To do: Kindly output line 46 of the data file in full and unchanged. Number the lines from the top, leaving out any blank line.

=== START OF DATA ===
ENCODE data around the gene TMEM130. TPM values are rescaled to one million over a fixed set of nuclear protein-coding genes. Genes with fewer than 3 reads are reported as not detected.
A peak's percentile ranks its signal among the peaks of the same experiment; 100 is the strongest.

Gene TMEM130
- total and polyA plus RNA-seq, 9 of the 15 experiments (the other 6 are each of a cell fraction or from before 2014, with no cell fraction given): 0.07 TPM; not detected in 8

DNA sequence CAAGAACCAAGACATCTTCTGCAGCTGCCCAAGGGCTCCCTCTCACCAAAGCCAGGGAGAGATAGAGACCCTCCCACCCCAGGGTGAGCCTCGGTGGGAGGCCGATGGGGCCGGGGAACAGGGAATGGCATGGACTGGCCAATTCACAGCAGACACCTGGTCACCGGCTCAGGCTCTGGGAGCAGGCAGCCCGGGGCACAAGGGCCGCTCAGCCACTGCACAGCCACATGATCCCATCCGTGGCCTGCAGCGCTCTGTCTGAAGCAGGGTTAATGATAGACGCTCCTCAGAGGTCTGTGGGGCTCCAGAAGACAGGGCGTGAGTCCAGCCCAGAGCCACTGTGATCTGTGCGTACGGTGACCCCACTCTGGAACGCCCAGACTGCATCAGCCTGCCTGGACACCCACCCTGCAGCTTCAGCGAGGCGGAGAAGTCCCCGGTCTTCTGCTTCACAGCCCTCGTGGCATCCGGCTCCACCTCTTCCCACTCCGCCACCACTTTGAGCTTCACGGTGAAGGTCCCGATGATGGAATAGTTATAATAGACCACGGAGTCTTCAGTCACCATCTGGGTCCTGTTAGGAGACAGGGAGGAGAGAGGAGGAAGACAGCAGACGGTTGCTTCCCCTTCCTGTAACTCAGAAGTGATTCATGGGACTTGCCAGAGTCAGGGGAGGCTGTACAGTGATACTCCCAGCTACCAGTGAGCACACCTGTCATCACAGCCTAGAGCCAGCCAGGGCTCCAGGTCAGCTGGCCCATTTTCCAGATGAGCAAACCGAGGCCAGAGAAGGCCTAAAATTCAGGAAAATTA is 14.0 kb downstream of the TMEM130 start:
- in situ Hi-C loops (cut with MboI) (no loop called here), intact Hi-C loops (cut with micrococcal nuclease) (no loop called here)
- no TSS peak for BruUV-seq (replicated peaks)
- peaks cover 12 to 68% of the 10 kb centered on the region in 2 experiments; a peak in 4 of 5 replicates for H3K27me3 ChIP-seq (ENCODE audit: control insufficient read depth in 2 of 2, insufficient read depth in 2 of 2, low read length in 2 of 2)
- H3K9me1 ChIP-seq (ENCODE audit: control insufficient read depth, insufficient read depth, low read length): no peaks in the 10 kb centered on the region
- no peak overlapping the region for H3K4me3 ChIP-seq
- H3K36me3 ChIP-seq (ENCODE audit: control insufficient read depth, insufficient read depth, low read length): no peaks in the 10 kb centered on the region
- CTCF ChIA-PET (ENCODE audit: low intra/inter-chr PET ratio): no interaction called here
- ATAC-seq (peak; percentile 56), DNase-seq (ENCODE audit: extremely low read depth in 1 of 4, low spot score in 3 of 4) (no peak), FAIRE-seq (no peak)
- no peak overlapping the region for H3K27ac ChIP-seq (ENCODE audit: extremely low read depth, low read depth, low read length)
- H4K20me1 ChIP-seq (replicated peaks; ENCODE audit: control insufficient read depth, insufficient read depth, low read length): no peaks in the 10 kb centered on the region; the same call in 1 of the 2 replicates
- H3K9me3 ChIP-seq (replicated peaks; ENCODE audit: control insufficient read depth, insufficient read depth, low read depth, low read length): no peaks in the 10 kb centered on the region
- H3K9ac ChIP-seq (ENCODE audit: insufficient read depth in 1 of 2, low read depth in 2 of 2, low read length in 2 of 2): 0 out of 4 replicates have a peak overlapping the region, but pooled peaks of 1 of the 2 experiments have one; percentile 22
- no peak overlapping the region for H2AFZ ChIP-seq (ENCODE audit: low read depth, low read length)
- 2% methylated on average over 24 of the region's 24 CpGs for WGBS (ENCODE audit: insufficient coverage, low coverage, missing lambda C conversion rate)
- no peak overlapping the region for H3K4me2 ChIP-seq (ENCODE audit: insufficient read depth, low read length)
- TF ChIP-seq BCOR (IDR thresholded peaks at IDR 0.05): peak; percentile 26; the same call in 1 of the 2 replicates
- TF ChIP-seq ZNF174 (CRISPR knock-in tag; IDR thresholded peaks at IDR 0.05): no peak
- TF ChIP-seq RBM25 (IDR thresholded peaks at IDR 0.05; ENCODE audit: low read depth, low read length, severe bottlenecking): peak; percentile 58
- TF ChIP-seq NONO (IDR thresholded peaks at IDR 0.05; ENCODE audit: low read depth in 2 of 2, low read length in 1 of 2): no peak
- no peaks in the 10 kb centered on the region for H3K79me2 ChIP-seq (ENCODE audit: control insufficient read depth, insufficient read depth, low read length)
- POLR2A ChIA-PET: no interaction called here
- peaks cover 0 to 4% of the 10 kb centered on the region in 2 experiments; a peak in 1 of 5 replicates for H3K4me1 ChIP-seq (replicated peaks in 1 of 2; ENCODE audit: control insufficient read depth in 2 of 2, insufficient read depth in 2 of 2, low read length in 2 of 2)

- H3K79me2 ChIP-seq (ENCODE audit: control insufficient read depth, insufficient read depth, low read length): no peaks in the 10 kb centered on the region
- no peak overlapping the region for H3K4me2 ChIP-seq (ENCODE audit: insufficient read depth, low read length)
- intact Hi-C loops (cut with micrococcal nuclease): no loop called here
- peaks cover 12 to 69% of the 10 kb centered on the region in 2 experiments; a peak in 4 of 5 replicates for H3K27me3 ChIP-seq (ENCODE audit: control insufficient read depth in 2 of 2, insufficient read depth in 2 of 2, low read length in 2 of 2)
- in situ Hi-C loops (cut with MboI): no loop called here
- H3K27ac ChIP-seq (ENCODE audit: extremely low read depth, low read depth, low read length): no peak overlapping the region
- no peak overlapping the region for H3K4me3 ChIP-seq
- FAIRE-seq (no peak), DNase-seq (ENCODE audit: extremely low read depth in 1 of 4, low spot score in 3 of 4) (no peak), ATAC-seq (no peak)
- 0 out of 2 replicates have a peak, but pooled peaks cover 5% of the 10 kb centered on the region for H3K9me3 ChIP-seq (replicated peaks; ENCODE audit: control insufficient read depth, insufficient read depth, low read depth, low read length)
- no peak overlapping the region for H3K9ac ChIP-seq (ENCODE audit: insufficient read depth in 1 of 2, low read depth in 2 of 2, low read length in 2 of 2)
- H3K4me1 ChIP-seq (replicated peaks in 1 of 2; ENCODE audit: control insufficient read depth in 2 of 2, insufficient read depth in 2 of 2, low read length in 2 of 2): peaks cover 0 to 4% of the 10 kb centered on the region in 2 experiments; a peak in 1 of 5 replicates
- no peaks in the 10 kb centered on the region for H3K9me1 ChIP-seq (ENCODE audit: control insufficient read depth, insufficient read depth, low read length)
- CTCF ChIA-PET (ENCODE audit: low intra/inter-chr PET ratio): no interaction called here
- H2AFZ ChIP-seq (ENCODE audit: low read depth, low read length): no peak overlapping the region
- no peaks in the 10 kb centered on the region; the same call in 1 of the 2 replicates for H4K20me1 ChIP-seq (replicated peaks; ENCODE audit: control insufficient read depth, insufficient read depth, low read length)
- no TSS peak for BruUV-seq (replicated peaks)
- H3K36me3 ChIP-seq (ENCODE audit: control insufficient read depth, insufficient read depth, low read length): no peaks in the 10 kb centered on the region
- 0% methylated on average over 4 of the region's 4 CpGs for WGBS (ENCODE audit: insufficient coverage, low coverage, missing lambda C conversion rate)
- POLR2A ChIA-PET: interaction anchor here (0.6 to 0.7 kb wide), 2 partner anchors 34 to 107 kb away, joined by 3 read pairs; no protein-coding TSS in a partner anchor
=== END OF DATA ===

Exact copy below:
- POLR2A ChIA-PET: interaction anchor here (0.6 to 0.7 kb wide), 2 partner anchors 34 to 107 kb away, joined by 3 read pairs; no protein-coding TSS in a partner anchor